In the longer term, inversion methods may be able to quantify not only regional terrestrial and marine fluxes, but also the relative changes in photosynthesis and respiration at the land surface using the δ18O ratio of CO2. Realistic calculation of these fluxes is much more difficult than is the case for 13C, involving isotopic fractionation of both CO2 and H2O. oxygen fractionation during CO2 exchange with land plants depends on interactions among stomatal physiology, photosynthetic biochemistry, boundary-layer turbulence, soil hydrology, and atmospheric water vapor. The isotopic composition of water in precipitation, atmospheric vapor, soil moisture, and plant tissues must be calculated everywhere. This will require a level of detail in the simulated physiology, ecosystem biogeochemistry, and atmospheric hydrology that is not currently available in any global model. I have recently implemented the skeleton of such a calculation in SiB2 (Ciais et al, accepted by JGR), and hope to develop this code further in the next year.

Specific Contributions to CMC Inversion Research:

  1. Work with Songmiao Fan and Emanuel Gloor on the design and implementation of an inversion strategy that addresses the problems of the terrestrial carbon balance and the atmospheric “rectifier” effect. To this end, I will immediately provide the results of multiyear global integrations of about 15 tracer scenarios using the CSU GCM, including a fully coupled terrestrial ecosystem calculation using SiB2, as recently published in Tellus. In addition, I plan to work closely with CMC scientists on the design of the basis function used to represent fertilization of the terrestrial biota by CO2 and nitrogen.
  2. Work with CMC scientists to evaluate the simulated transport in the GCTM and SKYHI transport models, and to identify and prioritize areas for improvement. This can be done using existing TransCom results, and by performing additional experiments. It will require minimal programming support, which I request from CMC.
  3. Develop and implement land-surface 13C fractionation and disequilibrium fluxes in SiB2, and carry out multiyear global integrations of the atmospheric δ13C ratio of CO2

    in the CSU GCM for a set of basis functions developed jointly with other CMC scientists. The first phase of this work will follow the method used by Fung et al (submitted to GBC). I will provide the results of this calculation to the CMC by the end of 1997. This will require programming support.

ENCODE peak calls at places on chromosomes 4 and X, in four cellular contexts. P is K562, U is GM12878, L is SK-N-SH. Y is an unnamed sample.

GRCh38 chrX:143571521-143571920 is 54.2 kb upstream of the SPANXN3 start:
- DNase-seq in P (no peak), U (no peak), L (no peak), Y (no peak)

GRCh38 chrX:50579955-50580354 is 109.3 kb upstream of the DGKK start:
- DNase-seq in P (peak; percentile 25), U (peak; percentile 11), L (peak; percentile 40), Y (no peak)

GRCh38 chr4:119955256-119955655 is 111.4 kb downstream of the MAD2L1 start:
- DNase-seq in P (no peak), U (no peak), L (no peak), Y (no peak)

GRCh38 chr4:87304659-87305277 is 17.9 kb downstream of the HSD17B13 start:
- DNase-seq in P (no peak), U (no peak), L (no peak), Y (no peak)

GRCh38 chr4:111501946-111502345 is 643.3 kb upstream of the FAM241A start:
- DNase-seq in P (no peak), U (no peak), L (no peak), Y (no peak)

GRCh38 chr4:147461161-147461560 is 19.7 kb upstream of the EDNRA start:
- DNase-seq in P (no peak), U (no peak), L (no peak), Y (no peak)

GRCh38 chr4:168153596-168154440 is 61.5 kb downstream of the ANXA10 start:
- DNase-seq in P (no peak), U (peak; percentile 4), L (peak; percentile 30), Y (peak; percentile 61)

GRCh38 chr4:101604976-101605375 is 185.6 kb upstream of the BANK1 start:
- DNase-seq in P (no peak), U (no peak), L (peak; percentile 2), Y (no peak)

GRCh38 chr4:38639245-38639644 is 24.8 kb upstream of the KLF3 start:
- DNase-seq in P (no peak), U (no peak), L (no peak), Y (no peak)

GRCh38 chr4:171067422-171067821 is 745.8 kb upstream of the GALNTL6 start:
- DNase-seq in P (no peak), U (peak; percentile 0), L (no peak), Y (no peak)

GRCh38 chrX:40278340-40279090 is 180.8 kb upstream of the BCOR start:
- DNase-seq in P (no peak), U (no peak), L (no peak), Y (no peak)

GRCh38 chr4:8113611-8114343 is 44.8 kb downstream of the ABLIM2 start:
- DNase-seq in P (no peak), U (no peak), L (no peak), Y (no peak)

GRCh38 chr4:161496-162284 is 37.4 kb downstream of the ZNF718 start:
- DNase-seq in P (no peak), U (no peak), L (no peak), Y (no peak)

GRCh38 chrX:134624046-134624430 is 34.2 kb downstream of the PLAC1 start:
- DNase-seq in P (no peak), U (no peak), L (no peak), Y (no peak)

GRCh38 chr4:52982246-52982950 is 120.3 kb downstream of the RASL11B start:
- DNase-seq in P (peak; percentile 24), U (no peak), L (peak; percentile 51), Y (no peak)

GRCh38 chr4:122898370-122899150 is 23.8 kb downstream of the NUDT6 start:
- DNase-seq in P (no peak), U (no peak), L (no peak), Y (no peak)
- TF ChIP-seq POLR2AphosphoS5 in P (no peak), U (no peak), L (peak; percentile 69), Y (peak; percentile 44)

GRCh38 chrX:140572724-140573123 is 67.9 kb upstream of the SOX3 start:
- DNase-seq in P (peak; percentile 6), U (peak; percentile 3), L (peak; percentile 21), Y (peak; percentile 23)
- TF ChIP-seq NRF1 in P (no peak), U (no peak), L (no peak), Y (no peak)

4. Develop and implement a new soil biogeochemistry and hydrology model that will replace the one currently used in SiB2. This will greatly improve the “climate” of soil moisture and soil temperature in the model, and will lead to more realistic simulation of soil carbon flux, δ13C , and eventually, δ18O . This will begin in 1997, with a fully interactive δ13C calculation by 1998. This work will done in collaboration with the Randall EOS-IDS project, requiring considerable programming support and additional funding beyond what the CMC can provide. I am asking the CMC to support part of a technician and half of a graduate student to assist in this work.
  1. Begin work on implementing δ18O calculations in both the next generation SiB and the full 3D GCM, including fractionation during all phase changes of water in clouds, precipitation, groundwater, and plant tissues, and the exchange of 18O between water and CO2 at the land surface. This is a huge job, and will require major funding beyond that provided by the CMC. I am asking for CMC support to assist in this research.
  2. Perform global, fully interactive simulations of atmospheric CO2, δ13C, δ18O, and O2/N2 using the models described above, and use the results to calculate the atmospheric carbon budget by constrained inversion. This will require major support in addition to CMC funds. I expect that this objective can be accomplished by the end of 1999.